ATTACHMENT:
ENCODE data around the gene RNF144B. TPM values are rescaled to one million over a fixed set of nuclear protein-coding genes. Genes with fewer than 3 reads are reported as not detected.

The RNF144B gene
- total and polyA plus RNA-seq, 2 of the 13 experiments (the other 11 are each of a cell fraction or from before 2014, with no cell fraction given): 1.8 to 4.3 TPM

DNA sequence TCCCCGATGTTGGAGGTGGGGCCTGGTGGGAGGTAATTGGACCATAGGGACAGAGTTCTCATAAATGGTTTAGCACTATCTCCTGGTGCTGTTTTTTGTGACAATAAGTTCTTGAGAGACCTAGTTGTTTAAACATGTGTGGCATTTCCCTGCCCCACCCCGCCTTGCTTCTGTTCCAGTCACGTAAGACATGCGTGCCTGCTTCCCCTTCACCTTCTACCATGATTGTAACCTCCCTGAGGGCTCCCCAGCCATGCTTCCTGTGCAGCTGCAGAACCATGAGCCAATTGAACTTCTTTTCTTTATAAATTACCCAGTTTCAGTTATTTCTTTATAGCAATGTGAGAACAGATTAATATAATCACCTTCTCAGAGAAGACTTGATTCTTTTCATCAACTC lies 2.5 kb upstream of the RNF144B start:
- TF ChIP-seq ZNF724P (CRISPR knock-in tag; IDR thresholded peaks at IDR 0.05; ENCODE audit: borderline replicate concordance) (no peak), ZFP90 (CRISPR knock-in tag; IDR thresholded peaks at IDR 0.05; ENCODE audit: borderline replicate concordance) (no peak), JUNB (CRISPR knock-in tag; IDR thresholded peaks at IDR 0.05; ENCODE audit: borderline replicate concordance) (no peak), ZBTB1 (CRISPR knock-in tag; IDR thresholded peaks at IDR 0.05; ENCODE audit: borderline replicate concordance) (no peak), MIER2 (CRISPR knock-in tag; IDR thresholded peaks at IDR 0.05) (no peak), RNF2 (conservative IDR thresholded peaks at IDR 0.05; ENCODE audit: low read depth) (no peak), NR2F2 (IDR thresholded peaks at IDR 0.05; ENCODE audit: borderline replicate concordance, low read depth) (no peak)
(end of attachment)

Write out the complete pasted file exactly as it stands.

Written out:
ENCODE data around the gene RNF144B. TPM values are rescaled to one million over a fixed set of nuclear protein-coding genes. Genes with fewer than 3 reads are reported as not detected.

The RNF144B gene
- total and polyA plus RNA-seq, 2 of the 13 experiments (the other 11 are each of a cell fraction or from before 2014, with no cell fraction given): 1.8 to 4.3 TPM

DNA sequence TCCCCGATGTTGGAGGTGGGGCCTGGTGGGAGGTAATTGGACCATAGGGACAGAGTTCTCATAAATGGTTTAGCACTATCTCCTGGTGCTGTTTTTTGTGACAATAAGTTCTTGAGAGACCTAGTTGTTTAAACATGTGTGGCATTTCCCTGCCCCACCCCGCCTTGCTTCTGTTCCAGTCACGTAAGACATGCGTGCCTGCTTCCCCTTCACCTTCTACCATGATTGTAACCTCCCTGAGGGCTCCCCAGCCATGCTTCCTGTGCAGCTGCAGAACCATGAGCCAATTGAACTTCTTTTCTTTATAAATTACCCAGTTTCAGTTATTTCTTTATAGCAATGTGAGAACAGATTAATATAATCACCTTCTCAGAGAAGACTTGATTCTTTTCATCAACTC lies 2.5 kb upstream of the RNF144B start:
- TF ChIP-seq ZNF724P (CRISPR knock-in tag; IDR thresholded peaks at IDR 0.05; ENCODE audit: borderline replicate concordance) (no peak), ZFP90 (CRISPR knock-in tag; IDR thresholded peaks at IDR 0.05; ENCODE audit: borderline replicate concordance) (no peak), JUNB (CRISPR knock-in tag; IDR thresholded peaks at IDR 0.05; ENCODE audit: borderline replicate concordance) (no peak), ZBTB1 (CRISPR knock-in tag; IDR thresholded peaks at IDR 0.05; ENCODE audit: borderline replicate concordance) (no peak), MIER2 (CRISPR knock-in tag; IDR thresholded peaks at IDR 0.05) (no peak), RNF2 (conservative IDR thresholded peaks at IDR 0.05; ENCODE audit: low read depth) (no peak), NR2F2 (IDR thresholded peaks at IDR 0.05; ENCODE audit: borderline replicate concordance, low read depth) (no peak)